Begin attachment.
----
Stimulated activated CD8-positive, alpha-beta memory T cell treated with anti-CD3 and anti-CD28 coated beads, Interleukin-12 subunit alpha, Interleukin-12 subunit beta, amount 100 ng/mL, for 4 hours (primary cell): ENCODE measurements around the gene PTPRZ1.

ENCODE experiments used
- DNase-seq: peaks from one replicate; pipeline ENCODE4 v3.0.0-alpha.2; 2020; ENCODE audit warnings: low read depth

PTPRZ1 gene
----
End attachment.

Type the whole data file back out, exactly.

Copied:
Stimulated activated CD8-positive, alpha-beta memory T cell treated with anti-CD3 and anti-CD28 coated beads, Interleukin-12 subunit alpha, Interleukin-12 subunit beta, amount 100 ng/mL, for 4 hours (primary cell): ENCODE measurements around the gene PTPRZ1.

ENCODE experiments used
- DNase-seq: peaks from one replicate; pipeline ENCODE4 v3.0.0-alpha.2; 2020; ENCODE audit warnings: low read depth

PTPRZ1 gene